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Abstract

A 2-year on-farm experiment was conducted under rainfed condition to study the effect of Rhizobium inoculation (with or without chemical fertilizer) and chemical fertilizer ( 0 and 50-30-20 Kg ha <sup>-1</sup> P<sub>2</sub>O<sub>5</sub>, K<sub>2</sub>O and S) on cowpea. Two sources of biofertilizer were used. Biofertilizer showed significantly higher yield attributes and seed yield of cowpea as compared to control. Biofertilizer of BARI source gave the highest cowpea seed yield (880 Kg ha <sup>-1</sup>) and the lowest seed yield (658 Kg ha <sup>-1</sup>) was obtained without biofertilizer. No significant difference was found between the two sources of bio-fertilizer. Chemical fertilizer showed better performance than control in case of seed yield and all yield contributing characters of cowpea. Interaction of bio-fertilizer and chemical fertilizer also showed statistically significant difference. PKS with biofertilizer of both BAU and BARI sources gave the highest seed yield (987 Kg ha <sup>-1</sup>) and the lowest seed yield (525 Kg ha <sup>-1</sup>) was obtained from control treatment. Though the highest average rate of return (4556%) was found using biofertilizer of BARI source but on consideration of net return and also soil health, PKS with biofertilizer of BARI source where ARR was the second highest may be suggested for growing cowpea under rainfed condition.

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... Micro-dose of NPK significantly increased the final seed yield ton/ ha, in both locations as demonstrated in table 4. The highest yield was observed in the 1 st and the 2 nd season at Eldomokia whereas the lowest yield was observed at Faris in control plots in both seasons. Similar results were obtained by Nyoki and Ndakidemi [22] and Sarker., et al. [23] who reported that, increased in grain yield of cowpea is due to inoculation. ...
... Inoculation of the cowpea resulted in 22% increase in grain yield. Other authors (Sarker et al., 2001;Martins et al., 2003;Nyoki and Ndakidemi, 2013) have also reported significant increase in grain yield with inoculation. This increase in yield may be attributed to the effectiveness of the inoculant in fixing nitrogen thereby meeting the nutrient requirement of the plant (Nyoki and Ndakidemi 2013). ...
Conference Paper
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In sub-Saharan Africa, there is significant concern about the potential impacts of climate change and future variability on the productivity of agricultural crops. Assessing the magnitude of such impacts on crop yields in the future remains challenging due to the confounding influence of other more potent drivers of change. In this study, we discuss yield projections generated under the Agricultural Model Inter-comparison and Improvement Project (AgMIP) for a distribution of farms and agricultural practices representative of the Koutiala district in Mali's cotton belt. Our analysis focused on two local sorghum genotypes (CSM335 'Ceblen' and CSM63E 'Jakunben') calibrated in three contrasted process-based models (APSIM, DSSAT, Samara) driven by the climate projections of five GCMs for the mid-century period (2040-2069) at 571ppm CO2 concentration. The results of the climate change projections indicate a consistent pattern of increase in the mean growing season temperatures and little or no change in precipitation with high agreement, which is expected for temperature but unusual for precipitation in that region. On the average, sorghum yields decline in the absence of any adaptation measures. Simple plant adaptation options such as lengthened crop duration and altered root distribution are usually sufficient to offset this decline. Simpler models such as Samara performed better at mimicking the observed distribution of yields than complex ones such as APSIM in data scarce environments. Randomization procedures required allocating farms across a discrete and limited sample of soil types and fertility management practices can however have a very significant effect on simulated yield distributions and on the uncertainty associated with yield projections.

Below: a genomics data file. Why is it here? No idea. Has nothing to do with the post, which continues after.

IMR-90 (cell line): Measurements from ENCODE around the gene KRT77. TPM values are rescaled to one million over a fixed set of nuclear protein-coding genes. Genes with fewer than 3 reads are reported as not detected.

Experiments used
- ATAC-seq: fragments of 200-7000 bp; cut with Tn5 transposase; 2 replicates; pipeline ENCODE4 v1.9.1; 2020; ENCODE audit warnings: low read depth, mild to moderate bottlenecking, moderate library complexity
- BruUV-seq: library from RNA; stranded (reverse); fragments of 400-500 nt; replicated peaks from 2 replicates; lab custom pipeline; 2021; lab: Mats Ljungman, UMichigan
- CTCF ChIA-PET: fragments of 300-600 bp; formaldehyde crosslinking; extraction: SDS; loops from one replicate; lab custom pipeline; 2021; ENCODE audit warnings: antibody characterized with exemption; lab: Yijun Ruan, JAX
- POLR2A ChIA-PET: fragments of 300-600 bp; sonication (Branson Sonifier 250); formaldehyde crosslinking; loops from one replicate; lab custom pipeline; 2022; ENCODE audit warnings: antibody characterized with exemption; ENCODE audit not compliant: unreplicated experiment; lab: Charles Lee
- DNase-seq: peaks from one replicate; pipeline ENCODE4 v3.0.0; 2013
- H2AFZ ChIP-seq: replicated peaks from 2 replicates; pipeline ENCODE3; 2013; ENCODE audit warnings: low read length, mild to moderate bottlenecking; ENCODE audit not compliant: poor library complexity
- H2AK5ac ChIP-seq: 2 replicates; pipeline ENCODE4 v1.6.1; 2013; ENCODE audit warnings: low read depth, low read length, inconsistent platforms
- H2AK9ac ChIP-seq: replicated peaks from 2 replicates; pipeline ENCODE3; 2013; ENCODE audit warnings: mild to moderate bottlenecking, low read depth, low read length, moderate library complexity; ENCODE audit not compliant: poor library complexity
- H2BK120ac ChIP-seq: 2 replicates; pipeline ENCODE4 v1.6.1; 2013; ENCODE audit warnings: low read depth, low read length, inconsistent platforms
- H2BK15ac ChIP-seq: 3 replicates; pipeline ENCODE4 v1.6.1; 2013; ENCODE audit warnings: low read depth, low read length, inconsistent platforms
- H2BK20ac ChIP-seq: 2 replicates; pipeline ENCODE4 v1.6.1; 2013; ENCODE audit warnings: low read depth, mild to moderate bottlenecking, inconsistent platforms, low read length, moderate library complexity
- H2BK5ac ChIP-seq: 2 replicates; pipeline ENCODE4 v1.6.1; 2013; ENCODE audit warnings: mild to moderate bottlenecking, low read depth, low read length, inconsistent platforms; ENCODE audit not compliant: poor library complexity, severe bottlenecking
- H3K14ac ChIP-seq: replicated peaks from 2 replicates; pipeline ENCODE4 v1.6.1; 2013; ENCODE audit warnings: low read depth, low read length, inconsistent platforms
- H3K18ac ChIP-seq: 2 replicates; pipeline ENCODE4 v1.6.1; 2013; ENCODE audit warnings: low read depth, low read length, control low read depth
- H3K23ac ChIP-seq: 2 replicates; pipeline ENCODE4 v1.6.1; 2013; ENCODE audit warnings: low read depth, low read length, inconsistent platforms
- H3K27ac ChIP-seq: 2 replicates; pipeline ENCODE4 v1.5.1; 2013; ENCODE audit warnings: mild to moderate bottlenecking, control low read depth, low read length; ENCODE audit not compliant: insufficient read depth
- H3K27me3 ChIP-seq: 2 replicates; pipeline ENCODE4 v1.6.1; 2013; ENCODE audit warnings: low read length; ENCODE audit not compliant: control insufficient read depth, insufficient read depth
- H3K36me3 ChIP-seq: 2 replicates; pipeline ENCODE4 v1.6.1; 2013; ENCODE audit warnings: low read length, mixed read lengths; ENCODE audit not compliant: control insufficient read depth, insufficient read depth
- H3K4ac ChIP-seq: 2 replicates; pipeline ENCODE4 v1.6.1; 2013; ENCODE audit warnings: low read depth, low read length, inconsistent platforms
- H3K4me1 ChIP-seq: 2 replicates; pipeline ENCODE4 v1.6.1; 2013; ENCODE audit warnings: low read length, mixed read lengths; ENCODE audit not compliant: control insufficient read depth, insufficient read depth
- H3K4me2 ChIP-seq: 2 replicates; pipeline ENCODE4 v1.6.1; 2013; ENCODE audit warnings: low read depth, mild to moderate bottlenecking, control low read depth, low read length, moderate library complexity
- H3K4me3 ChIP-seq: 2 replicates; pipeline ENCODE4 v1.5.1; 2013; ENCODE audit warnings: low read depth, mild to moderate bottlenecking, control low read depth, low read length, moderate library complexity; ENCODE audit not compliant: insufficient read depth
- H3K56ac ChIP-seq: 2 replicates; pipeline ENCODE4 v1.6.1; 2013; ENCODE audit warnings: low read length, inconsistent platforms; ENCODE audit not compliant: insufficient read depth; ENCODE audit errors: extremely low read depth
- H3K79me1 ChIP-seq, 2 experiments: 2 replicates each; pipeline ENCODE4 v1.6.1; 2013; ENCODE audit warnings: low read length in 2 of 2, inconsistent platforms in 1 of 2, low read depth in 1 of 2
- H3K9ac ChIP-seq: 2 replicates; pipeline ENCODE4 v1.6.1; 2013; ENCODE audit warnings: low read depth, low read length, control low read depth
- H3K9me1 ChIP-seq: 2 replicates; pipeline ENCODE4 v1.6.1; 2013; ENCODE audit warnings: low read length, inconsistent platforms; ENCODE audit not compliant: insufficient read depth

Chapter
Food legumes, such as the cowpea [Vigna unguiculata subsp. unguiculata (L.) Walp.], and peanut (Arachis hypogaea L.) are important crops in the developing countries of the tropics and subtropics, especially in sub-Saharan Africa, Asia, and Central and South America, and in some temperate areas, including the Mediterranean region and the southern states of the USA. Cowpea and peanut seeds possess high nutritive value. The plants are well adapted to grow under high temperature, drought and low soil fertility owing to their nitrogen fixation ability and their potential to form effective symbiotic associations. Therefore, the cowpea and peanut can play an important role in sustainable agricultural development, particularly in the Maghreb and sub-Saharan regions, where drought and salinity frequently limit crop production. Here, ongoing projects launched in recent years are described, whose aims are to define a dynamic conservation strategy and a reasoned exploitation of the genetic diversity embedded in food legume landraces collected across the Algerian territory. The main results are presented concerning the prospection, collection and conservation of local populations and ecotypes of food legumes, broad bean, chickpea, cowpea and peanut – and rhizobacterial strains associated with them, the behaviour of plant-rhizobia systems in front of water and salt stress, and the development of a screening test to identify drought/salinity tolerant associations.
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